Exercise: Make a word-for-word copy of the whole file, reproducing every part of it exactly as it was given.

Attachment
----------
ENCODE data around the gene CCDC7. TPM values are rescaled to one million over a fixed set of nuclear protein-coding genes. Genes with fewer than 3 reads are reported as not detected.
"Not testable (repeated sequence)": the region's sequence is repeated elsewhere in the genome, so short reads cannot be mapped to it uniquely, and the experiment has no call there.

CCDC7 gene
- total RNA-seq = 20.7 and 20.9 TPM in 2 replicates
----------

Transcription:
ENCODE data around the gene CCDC7. TPM values are rescaled to one million over a fixed set of nuclear protein-coding genes. Genes with fewer than 3 reads are reported as not detected.
"Not testable (repeated sequence)": the region's sequence is repeated elsewhere in the genome, so short reads cannot be mapped to it uniquely, and the experiment has no call there.

CCDC7 gene
- total RNA-seq = 20.7 and 20.9 TPM in 2 replicates